Taking responsibility for "a British humiliation" in last week's seizure of the Falkland Islands by Argentina, Britain's foreign secretary, Lord Carrington, resigned today as the armada seeking to restore control of the islands took off after a noisy send-off from about 5,000 flag-waving Britons.

Prime Minister Margaret Thatcher said she regretted Carrington's resignation but was unable to dissuade him because he made it "a point of honor."

Thatcher and Carrington sought to emphasize today that his resignation did not reflect any disagreement between them over British policy in the Falklands crisis. "Absolutely not," Carrington said, when asked that question tonight. "I agree 100 percent with what the prime minister has done, and I back her up to the hilt."

Thatcher quickly replaced Carrington with Francis Pym, 60, a former defense secretary and leader of the House of Commons.

As the vanguard of a powerful British fleet of 36 warships set sail this morning from Portsmouth on the southern coast of England for the South Atlantic, Thatcher also declared her embattled government's "quiet, professional determination to retake the Falklands because they are still British territory."

Defense Secretary John Nott, the operational chief of this military effort, also offered his resignation, but Thatcher refused to accept it. He had been criticized sharply along with Carrington in Parliament and the press for failing to avert the Argentine attack on the Falklands, but Thatcher said primary responsibility rested with the Foreign Office.

"It is vital you continue as our forces prepare for the possibility of armed action," Thatcher told Nott. "I have the fullest confidence in your ability to carry out the crucial tasks ahead."

Rex Hunt, the deposed British colonial governor of the Falklands, arrived here today and told of "very serious" fighting that took place when greatly outnumbered British Marines attempted to repulse the Argentine invasion. Hunt declared, "I intend to return. I am still governor of the Falkland Islands."

Resigning along with Carrington today were his deputy, Humphrey Atkins, a former Northern Ireland secretary, who admitted Saturday that he had misinformed Parliament about details of the government's knowledge of the invasion, and Richard Luce, the minister who tried unsuccessfully to negotiate a settlement of the dispute with Argentina.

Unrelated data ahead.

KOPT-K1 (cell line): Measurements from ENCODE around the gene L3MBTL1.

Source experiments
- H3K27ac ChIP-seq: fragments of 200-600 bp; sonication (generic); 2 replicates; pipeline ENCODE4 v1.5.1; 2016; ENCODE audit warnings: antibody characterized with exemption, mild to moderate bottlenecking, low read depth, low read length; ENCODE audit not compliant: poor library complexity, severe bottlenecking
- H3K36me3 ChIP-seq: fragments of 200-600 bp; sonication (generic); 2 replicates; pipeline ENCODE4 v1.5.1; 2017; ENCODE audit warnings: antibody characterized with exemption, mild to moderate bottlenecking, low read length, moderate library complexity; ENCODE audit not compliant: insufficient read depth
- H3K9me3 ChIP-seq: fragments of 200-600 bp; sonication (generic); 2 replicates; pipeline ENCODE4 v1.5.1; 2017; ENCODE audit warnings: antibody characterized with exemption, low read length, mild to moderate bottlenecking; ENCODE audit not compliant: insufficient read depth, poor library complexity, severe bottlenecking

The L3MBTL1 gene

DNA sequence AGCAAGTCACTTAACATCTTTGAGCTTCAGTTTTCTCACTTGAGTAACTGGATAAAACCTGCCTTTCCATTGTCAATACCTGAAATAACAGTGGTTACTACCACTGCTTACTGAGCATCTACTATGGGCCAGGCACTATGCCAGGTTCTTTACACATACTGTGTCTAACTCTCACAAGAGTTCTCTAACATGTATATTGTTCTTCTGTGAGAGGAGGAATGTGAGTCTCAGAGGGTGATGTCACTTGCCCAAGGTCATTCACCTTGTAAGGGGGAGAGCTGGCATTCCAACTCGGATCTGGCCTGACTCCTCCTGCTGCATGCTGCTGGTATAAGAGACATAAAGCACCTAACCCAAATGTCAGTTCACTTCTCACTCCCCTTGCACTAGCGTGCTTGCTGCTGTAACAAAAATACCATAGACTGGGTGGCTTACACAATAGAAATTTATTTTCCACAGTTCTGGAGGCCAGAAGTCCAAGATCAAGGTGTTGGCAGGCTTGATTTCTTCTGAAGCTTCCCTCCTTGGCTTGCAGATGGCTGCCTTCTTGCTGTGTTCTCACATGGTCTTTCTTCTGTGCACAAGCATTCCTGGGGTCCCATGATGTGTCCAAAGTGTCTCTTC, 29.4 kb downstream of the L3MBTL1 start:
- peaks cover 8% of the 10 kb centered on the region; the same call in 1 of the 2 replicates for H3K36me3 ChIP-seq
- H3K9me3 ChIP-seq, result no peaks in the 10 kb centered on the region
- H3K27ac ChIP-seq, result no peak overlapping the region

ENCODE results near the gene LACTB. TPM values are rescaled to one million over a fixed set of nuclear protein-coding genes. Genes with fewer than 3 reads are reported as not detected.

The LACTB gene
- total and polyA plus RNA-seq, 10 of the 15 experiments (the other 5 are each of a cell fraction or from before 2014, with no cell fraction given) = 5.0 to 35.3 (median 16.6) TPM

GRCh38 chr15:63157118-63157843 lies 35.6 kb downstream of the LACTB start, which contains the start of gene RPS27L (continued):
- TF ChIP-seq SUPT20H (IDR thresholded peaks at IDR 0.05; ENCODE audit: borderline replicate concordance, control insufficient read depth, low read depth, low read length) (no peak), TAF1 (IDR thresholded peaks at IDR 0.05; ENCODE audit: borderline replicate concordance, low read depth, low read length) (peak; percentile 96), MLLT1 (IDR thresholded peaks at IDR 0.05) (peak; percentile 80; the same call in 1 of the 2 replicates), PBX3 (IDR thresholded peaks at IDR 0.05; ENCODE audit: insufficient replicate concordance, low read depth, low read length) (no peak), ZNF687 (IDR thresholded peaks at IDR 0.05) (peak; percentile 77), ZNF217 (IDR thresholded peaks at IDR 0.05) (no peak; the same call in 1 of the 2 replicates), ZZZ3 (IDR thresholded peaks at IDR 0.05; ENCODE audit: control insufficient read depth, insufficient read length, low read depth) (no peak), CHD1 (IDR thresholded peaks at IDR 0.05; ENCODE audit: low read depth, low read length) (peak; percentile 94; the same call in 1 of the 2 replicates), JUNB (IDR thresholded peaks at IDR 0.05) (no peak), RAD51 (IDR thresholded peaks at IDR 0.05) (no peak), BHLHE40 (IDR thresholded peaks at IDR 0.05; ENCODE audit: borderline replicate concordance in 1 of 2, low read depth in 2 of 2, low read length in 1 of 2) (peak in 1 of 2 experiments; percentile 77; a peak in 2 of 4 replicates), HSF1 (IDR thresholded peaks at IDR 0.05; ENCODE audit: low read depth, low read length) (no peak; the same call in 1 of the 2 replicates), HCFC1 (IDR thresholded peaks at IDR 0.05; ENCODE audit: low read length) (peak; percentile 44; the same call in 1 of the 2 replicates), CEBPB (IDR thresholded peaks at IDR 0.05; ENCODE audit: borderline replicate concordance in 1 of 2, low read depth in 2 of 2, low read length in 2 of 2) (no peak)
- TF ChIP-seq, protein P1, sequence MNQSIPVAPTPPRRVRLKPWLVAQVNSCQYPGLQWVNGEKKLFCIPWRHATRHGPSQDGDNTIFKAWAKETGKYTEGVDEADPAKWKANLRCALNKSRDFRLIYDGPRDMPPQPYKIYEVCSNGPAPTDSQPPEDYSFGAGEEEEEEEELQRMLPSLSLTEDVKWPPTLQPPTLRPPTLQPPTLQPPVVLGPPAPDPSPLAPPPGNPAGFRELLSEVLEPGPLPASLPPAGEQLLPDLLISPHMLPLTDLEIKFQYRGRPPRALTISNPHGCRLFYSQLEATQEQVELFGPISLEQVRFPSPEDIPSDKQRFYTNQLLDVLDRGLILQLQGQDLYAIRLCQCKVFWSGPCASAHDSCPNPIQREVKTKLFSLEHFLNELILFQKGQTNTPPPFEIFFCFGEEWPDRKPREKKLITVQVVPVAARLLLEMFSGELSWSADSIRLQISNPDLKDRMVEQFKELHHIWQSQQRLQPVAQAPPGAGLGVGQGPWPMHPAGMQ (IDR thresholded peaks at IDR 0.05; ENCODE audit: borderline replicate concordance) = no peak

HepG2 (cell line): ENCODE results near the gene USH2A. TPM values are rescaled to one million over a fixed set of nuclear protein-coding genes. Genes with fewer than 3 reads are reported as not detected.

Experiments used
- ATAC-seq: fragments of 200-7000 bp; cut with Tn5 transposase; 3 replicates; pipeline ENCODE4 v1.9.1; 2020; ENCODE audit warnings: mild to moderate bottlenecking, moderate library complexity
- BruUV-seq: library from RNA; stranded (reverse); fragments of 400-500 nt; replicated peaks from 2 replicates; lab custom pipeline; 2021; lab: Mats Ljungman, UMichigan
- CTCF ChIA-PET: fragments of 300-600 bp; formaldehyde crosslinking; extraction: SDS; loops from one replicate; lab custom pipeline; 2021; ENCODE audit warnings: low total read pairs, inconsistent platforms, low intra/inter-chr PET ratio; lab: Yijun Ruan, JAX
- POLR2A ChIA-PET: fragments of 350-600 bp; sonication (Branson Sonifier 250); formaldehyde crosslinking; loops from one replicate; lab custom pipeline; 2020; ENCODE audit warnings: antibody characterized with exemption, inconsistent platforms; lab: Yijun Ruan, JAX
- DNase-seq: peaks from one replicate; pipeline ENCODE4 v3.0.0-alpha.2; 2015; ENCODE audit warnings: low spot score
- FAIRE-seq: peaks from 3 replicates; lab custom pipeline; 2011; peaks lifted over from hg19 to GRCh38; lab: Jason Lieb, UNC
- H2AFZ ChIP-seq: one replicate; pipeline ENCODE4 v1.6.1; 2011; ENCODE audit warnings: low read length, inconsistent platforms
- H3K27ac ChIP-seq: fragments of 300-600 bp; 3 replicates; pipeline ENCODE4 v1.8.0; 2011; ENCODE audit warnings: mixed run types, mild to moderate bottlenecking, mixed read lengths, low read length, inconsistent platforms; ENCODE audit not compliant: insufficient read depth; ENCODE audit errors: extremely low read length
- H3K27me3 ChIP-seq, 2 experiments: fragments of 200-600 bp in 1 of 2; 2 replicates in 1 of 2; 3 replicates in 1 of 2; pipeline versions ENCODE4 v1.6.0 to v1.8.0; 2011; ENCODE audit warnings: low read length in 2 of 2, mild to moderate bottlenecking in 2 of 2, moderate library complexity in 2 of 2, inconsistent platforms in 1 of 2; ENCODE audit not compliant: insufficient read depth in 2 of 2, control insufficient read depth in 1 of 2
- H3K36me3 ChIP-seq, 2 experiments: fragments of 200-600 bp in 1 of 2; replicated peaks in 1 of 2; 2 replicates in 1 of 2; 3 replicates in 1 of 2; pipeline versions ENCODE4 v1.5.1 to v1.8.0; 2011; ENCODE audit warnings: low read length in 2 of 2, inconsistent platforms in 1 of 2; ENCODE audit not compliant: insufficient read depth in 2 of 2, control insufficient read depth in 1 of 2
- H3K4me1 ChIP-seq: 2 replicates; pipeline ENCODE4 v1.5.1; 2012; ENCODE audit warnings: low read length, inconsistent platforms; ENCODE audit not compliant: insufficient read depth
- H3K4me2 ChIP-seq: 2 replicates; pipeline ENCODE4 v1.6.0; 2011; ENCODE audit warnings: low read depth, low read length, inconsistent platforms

Diplomats said the Thatcher government still appears uncertain about how it ultimately intends to use the fleet of aircraft carriers, submarines, destroyers, frigates and support ships being sent to the South Atlantic. But its talk continued to grow tougher today.

Asked on national television whether she also felt responsible for the loss of the Falklands, Thatcher said, "In the end, of course, the prime minister always does. That's why I feel deeply and thoroughly we must regain the Falkland Islands. They are still British."

When questioned about what would happen if she failed, she said, "I am not talking about failure. I am talking about my supreme confidence in the British fleet. . . .

"Failure?" she asked rhetorically. "Do you remember what Queen Victoria once said, 'Failure--the possibilities do not exist.' That is the way we look at it . . . We must go out calmly, quietly, to succeed."

Calling Carrington an "absolutely outstanding" foreign secretary, Thatcher said she "spent a lot of time Saturday and Sunday trying to persuade him not to put in his resignation." But when he "put this to me as a point of honor and said there had to be honor in politics," she said, "I was not at liberty to refuse."

Carrington said he thought the Foreign Office had done nothing seriously wrong in its handling of the long-running dispute with Argentina over the Falklands, "but obviously the result was wrong and there has been a British humiliation. I think I ought to take responsibility for it."

He acknowledged that he may have been mistaken in his assessment of Argentina's intentions, and "it was quite clear from newspapers and debate in the House of Commons Saturday that my judgment has been questioned."